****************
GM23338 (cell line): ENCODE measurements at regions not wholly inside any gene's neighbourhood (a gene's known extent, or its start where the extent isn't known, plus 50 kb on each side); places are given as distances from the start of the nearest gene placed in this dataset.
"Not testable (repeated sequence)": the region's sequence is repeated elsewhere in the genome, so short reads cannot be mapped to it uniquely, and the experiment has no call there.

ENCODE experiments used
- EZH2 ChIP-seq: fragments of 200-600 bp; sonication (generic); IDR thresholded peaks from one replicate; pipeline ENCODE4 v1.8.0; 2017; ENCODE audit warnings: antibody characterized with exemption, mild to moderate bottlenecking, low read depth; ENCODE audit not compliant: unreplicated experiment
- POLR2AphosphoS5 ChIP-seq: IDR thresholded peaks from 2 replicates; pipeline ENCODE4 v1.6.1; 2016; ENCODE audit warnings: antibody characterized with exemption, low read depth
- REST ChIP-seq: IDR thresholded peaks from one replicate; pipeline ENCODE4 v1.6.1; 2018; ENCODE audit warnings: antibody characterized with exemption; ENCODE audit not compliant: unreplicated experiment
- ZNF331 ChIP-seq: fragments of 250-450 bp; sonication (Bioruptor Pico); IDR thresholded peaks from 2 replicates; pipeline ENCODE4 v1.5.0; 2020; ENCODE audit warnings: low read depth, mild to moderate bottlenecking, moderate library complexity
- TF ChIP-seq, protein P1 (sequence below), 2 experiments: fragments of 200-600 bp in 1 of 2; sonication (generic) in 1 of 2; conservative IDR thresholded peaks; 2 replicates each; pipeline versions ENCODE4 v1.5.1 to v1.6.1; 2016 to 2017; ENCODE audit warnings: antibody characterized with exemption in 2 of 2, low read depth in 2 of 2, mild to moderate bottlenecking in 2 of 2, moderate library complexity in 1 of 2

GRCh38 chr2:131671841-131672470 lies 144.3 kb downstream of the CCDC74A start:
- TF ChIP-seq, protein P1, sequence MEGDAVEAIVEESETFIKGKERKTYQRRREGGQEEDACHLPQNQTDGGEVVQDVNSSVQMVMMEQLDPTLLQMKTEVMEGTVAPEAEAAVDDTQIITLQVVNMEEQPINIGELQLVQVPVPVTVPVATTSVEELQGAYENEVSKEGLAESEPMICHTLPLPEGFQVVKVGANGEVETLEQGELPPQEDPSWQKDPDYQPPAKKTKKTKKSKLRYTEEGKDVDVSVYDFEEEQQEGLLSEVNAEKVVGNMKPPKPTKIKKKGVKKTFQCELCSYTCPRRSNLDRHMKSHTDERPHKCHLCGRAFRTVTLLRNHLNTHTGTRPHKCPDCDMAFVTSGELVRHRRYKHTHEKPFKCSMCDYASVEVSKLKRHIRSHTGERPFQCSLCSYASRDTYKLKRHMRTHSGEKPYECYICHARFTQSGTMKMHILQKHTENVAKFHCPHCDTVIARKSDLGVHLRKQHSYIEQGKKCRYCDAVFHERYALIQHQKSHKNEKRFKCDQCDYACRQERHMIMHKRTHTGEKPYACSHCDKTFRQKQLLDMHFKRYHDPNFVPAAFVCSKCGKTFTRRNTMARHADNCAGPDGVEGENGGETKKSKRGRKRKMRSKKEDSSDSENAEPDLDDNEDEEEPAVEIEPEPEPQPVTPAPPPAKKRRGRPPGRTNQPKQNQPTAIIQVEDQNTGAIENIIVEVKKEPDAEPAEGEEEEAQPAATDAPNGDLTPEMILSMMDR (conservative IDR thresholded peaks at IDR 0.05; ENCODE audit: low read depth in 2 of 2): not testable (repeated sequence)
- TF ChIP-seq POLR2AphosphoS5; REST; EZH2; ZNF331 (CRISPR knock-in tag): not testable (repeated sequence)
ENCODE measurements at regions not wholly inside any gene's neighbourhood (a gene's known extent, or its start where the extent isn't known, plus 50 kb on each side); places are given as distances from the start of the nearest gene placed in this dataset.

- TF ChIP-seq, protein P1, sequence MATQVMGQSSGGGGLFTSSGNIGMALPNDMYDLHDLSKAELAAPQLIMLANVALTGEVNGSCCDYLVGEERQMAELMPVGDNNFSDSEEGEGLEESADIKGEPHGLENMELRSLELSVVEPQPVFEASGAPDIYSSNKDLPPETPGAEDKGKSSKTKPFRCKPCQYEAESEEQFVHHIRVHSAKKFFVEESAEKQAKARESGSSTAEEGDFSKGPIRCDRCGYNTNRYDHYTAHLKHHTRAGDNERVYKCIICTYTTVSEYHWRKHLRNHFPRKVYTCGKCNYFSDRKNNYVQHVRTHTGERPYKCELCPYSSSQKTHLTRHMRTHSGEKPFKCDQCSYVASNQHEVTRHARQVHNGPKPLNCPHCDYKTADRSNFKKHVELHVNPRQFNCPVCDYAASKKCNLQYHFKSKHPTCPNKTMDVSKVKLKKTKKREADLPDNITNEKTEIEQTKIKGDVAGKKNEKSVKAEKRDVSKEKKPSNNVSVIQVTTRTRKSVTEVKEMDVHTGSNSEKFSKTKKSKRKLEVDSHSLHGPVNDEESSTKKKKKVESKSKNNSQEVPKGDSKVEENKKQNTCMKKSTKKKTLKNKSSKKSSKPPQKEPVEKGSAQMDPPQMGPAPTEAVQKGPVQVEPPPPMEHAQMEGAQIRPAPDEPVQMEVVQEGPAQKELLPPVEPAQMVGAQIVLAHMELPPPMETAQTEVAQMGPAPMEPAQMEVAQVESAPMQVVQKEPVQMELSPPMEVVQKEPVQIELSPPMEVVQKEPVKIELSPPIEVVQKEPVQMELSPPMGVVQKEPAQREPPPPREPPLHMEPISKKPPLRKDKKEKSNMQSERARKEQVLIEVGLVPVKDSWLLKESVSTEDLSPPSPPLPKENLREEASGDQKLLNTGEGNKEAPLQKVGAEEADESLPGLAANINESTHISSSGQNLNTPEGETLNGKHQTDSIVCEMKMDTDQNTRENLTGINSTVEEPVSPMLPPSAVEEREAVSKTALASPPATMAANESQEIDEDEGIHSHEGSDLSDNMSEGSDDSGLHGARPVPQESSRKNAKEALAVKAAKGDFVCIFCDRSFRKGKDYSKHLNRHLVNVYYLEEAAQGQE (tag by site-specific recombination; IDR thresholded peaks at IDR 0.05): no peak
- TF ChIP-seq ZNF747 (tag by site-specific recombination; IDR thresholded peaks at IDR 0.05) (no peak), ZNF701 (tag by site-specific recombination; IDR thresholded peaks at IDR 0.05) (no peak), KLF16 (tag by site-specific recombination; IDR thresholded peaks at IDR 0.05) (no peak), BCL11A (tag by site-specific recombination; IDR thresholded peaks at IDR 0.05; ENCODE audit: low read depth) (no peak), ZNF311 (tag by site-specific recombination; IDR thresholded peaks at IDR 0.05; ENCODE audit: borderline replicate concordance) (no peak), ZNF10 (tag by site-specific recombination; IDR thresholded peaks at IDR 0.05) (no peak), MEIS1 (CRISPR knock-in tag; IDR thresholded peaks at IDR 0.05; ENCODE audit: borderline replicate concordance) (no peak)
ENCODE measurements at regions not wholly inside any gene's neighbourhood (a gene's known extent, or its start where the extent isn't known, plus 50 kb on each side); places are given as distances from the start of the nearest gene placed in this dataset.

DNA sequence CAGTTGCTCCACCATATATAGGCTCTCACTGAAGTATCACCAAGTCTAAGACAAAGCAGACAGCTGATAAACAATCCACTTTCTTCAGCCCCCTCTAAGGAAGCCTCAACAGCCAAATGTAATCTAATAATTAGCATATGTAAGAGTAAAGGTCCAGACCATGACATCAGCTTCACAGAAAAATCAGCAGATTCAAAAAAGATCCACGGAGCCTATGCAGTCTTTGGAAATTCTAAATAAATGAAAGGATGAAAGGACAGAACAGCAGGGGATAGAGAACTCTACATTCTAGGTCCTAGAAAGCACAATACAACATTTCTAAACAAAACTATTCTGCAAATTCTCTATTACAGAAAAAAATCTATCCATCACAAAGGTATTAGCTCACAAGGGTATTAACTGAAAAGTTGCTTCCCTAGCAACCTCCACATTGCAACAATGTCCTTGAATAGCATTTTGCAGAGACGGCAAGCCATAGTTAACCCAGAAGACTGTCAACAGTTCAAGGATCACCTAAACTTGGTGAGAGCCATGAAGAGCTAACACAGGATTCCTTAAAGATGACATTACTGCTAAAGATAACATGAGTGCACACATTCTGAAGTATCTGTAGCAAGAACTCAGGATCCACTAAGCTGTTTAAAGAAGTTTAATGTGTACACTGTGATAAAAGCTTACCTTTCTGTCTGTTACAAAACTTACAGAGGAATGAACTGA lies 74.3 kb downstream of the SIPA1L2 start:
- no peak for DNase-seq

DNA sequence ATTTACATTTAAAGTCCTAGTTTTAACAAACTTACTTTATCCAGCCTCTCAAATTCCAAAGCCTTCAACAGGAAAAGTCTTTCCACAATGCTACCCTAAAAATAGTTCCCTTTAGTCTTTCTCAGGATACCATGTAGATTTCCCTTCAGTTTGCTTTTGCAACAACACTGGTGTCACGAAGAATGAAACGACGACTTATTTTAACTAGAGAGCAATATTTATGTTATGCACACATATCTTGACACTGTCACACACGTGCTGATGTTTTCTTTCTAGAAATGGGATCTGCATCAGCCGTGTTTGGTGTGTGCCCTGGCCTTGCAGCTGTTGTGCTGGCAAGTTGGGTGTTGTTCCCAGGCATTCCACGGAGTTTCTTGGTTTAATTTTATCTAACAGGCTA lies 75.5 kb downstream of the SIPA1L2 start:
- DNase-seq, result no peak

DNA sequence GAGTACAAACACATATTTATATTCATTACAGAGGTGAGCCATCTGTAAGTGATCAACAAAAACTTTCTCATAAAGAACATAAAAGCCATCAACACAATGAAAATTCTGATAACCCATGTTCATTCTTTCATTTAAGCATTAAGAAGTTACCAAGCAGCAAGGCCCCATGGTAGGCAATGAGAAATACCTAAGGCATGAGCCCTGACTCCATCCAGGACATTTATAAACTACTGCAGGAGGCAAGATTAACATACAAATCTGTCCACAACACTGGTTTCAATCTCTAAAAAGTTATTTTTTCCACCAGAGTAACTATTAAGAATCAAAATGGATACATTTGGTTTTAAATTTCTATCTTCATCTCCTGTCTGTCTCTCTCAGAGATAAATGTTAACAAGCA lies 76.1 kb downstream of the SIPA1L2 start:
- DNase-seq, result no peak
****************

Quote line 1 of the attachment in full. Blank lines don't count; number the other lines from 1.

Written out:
GM23338 (cell line): ENCODE measurements at regions not wholly inside any gene's neighbourhood (a gene's known extent, or its start where the extent isn't known, plus 50 kb on each side); places are given as distances from the start of the nearest gene placed in this dataset.